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The Lord Of The Rings Death Count Is A Lot Higher Than You Likely Think

There's no doubt that Peter Jackson's "The Lord of the Rings" trilogy has a lot of killing. Elves, Men, Dwarves, and Orcs are constantly at one another's throats. But just how many deaths are there across the expansive 726 minutes of footage in the three extended editions? YouTube user Digg did the math, and the number is mind-numbing. According to Digg's eagle-eyed research, 212,470 individuals meet their Middle-earth fate across the trilogy. And, just for the record, this is the on-screen kill count. There are countless further casualties taking place in other corners of Middle-earth while the Eye of Sauron (and the camera) are elsewhere.

While there are deaths during the narrative, they tend to congregate around a couple of specific parts of the story. By the end of "The Fellowship of the Ring," the total kill count is just over 150. Once Helm's Deep and the Ent attack on Isengard wrap up, that number has jumped to nearly 12,000.

It's morbidly impressive, but in reality, things don't really pick up until "The Return of the King." The sweeping battles and knock-down, drag-out nature of that movie makes it a continuous killing field for four straight hours. The Battle of the Pelennor Fields shows hundreds of on-screen deaths for a lengthy sequence, but it isn't until the vengeful Army of the Dead shows up with an age-old bone to pick that the kill count grows exponentially. By the time the ghoulish onslaught is over and the green devils have swept the battlefield of Gondor's enemies, the kill count has jumped to 212,458 — just 12 deaths from the total. The final on-screen death counted in the video? Sauron, as the Ringless eye topples to its doom.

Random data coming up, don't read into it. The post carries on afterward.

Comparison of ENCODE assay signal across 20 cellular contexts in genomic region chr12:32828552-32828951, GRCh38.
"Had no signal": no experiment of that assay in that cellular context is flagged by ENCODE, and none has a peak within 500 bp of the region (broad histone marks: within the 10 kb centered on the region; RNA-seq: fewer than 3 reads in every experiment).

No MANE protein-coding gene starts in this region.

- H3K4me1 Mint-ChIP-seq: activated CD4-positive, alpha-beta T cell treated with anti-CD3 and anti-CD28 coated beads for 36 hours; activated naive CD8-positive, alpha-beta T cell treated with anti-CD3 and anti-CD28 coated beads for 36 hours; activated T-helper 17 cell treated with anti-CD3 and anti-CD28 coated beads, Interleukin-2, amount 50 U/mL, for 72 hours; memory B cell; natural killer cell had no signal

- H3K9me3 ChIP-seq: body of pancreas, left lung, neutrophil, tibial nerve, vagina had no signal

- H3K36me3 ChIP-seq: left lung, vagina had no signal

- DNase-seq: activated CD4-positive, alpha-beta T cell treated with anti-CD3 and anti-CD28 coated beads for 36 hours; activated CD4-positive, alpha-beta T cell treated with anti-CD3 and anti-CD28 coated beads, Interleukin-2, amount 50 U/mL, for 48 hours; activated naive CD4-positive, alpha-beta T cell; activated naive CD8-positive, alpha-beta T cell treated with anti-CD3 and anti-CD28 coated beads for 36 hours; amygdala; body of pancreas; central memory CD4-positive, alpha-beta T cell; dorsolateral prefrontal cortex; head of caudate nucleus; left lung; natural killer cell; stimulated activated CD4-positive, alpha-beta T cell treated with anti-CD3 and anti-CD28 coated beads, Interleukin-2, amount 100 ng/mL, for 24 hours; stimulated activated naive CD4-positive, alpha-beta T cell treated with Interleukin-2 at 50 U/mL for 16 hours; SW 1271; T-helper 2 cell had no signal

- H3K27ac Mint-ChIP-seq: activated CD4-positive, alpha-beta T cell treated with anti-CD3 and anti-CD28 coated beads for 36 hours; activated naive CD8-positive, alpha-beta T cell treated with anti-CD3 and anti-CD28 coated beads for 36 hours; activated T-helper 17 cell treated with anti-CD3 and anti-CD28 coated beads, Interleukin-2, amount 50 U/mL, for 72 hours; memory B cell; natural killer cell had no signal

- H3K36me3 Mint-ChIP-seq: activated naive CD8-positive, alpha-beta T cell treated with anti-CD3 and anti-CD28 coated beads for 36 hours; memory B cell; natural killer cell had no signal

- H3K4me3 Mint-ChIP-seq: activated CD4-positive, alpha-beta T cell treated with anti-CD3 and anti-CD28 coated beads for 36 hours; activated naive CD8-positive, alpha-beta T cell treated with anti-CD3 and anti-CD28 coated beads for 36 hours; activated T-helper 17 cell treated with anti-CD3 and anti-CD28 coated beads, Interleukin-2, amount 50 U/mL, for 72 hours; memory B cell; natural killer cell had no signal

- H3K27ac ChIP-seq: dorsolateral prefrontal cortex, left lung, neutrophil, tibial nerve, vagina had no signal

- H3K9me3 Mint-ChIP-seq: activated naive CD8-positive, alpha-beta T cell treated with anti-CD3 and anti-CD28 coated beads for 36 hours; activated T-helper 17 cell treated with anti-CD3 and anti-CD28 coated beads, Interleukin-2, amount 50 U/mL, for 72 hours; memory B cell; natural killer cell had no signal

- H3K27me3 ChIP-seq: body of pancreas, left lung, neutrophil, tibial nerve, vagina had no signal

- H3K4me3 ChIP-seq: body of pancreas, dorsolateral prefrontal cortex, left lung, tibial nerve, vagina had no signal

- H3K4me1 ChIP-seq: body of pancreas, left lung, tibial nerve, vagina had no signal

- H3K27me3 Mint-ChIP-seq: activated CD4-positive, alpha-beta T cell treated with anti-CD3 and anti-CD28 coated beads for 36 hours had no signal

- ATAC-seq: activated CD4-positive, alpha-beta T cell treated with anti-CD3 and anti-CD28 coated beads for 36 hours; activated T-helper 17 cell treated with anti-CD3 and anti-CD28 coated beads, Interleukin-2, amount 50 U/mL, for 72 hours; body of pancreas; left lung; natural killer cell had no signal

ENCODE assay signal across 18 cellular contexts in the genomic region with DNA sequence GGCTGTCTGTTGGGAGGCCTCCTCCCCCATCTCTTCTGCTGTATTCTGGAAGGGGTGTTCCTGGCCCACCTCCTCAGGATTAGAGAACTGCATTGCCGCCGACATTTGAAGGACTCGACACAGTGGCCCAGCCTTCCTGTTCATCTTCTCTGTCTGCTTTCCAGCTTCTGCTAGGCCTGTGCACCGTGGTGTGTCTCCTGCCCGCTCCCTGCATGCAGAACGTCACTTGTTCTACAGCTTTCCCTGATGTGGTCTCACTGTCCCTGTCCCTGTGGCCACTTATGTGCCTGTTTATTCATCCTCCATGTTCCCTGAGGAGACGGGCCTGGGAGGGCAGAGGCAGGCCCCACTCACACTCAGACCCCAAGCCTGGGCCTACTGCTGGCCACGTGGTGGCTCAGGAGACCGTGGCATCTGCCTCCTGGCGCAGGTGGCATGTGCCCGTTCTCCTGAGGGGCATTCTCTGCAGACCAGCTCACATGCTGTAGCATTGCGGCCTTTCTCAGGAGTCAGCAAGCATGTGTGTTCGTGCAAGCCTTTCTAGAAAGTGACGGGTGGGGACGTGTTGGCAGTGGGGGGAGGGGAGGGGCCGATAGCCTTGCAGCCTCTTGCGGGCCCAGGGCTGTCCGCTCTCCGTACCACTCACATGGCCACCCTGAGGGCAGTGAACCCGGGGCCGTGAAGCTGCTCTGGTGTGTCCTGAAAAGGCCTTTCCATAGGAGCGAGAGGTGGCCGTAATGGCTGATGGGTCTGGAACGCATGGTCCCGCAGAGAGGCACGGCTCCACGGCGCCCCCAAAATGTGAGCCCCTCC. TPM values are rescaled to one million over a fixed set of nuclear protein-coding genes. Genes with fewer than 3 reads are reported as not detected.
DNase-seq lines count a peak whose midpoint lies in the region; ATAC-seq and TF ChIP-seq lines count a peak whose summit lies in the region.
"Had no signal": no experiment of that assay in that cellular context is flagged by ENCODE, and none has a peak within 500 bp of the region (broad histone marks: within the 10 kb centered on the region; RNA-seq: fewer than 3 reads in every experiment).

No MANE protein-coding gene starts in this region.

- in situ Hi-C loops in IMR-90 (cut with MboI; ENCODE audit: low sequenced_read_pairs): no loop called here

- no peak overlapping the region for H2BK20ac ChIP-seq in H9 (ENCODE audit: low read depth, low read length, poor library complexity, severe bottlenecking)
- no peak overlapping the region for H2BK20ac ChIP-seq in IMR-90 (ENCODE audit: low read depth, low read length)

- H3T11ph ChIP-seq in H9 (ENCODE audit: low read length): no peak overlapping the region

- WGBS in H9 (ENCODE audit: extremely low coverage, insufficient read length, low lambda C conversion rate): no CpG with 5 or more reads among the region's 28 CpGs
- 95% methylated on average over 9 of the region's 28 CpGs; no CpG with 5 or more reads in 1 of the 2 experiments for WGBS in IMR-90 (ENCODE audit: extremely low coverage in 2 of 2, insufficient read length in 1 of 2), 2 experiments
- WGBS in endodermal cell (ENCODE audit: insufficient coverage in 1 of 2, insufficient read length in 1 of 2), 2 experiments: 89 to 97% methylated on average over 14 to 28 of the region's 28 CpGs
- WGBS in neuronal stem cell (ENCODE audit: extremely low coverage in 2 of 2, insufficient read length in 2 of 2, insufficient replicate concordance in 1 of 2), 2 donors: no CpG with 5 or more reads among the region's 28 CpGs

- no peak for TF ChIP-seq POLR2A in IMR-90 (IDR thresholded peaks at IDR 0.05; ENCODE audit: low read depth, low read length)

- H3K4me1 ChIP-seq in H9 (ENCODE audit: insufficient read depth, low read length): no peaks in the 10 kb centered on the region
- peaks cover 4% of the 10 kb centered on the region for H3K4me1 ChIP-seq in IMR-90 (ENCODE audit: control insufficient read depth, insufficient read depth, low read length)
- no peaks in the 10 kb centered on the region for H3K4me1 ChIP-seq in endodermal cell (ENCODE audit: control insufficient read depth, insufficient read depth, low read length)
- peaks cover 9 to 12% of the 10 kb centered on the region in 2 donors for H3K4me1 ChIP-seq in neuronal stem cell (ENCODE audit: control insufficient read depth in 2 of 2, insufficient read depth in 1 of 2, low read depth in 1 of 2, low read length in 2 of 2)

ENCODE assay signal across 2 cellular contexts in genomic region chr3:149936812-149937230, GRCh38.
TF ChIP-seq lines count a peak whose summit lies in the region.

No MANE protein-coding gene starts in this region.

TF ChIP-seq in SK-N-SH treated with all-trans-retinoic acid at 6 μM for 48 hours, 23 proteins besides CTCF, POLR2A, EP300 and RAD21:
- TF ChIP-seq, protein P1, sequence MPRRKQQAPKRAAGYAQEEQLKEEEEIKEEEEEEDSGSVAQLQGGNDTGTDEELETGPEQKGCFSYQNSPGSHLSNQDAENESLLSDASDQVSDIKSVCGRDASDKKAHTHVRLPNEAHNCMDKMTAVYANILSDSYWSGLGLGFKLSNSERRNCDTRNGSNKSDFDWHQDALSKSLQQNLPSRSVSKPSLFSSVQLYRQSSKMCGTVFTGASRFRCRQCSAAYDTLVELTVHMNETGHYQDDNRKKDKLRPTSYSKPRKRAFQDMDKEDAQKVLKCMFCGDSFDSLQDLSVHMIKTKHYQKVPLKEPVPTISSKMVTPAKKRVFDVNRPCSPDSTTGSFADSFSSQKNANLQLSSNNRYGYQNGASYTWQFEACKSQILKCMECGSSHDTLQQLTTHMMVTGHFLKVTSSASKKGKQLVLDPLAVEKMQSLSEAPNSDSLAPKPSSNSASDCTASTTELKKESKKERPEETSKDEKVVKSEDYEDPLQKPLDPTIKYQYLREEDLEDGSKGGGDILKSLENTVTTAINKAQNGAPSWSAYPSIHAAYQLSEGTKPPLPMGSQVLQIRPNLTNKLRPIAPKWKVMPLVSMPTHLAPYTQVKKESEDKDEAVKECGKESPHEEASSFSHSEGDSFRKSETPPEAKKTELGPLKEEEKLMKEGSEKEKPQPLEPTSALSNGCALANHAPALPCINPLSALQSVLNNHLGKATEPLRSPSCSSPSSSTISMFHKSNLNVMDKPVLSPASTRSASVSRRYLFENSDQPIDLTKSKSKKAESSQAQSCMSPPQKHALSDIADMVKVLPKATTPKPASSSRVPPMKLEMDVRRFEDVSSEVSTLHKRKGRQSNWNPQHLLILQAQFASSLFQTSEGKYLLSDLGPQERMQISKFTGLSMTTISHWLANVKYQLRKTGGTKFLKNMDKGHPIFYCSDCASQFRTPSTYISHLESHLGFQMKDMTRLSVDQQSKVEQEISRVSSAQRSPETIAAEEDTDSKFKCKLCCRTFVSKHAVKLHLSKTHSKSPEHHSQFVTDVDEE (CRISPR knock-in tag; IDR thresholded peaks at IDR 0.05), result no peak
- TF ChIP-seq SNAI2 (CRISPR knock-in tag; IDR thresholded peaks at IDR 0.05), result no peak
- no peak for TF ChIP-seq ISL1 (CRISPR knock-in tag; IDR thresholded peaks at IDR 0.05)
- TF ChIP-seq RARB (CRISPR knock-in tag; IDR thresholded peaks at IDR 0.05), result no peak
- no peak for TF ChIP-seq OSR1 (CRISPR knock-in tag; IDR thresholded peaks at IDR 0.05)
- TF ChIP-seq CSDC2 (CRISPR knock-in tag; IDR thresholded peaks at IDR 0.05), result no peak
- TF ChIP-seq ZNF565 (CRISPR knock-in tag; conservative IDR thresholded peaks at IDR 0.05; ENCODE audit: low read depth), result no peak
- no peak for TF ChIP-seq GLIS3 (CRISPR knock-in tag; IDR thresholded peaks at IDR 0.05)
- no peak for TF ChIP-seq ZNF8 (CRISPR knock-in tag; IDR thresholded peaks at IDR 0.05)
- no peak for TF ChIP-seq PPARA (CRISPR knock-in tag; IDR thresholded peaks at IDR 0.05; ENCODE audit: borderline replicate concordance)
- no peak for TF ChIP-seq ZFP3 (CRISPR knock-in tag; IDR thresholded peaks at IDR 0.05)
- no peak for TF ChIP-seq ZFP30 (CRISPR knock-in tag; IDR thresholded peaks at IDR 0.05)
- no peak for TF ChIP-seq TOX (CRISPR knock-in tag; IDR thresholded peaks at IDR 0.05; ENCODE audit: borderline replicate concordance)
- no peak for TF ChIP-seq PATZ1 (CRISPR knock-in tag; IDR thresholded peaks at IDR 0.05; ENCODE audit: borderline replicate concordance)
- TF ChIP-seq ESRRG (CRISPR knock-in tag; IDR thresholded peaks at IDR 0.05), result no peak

Diggs' kill count is close, but it makes some mistakes

But wait — there's more. The death count may already sound staggering at 212,470. But Diggs' math fails to take a very important part of the movie into account: the final attack on the Black Gates. The movie ends with Aragorn and company leading the Men of the West on a final, desperate attack against the Morannon, the mighty Black Gate that is the principal entrance into Sauron's dominion. The hopeless move is a calculated one, meant to draw out Sauron's remaining forces as a distraction while Frodo makes his final push for Mount Doom — and it works. As they fight outside the gates, the One Ring is unexpectedly destroyed.

In the movie, the aftermath of this event is cataclysmic. Sauron falls, his buildings crumble, and his armies disintegrate. In fact, as Sauron's eyeball form explodes, an earthquake opens up, swallowing most of the Orcs, Trolls, and Men serving in the Dark Lord's armies. It's right there, on screen. One second they're there. The next, they're gone. Killed. On screen.

These deaths aren't counted in Diggs' calculations. So, how many more deaths are we talking here? Gandalf claims there are 10,000 Orcs between Frodo and Sam and Mount Doom before they distract them with the attack on the Black Gate. Assuming that entire army moves north to attack Aragorn's army and at least half of it dies outside of the Black Gates, the number should at least be 217,470, and possibly higher. A similar fan video put that death count at over 8,000, which would mean a grand total of over 220,000.